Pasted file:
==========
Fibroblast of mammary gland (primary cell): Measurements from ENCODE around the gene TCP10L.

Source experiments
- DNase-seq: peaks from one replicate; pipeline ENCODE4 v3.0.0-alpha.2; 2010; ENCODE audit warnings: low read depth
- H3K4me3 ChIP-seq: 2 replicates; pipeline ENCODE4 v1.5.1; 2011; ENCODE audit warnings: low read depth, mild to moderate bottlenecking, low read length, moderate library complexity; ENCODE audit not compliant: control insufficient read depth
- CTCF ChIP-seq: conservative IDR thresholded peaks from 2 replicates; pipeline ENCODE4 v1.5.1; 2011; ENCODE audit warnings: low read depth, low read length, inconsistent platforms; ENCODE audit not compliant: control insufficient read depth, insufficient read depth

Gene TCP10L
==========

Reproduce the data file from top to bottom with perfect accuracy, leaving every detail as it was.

Fibroblast of mammary gland (primary cell): Measurements from ENCODE around the gene TCP10L.

Source experiments
- DNase-seq: peaks from one replicate; pipeline ENCODE4 v3.0.0-alpha.2; 2010; ENCODE audit warnings: low read depth
- H3K4me3 ChIP-seq: 2 replicates; pipeline ENCODE4 v1.5.1; 2011; ENCODE audit warnings: low read depth, mild to moderate bottlenecking, low read length, moderate library complexity; ENCODE audit not compliant: control insufficient read depth
- CTCF ChIP-seq: conservative IDR thresholded peaks from 2 replicates; pipeline ENCODE4 v1.5.1; 2011; ENCODE audit warnings: low read depth, low read length, inconsistent platforms; ENCODE audit not compliant: control insufficient read depth, insufficient read depth

Gene TCP10L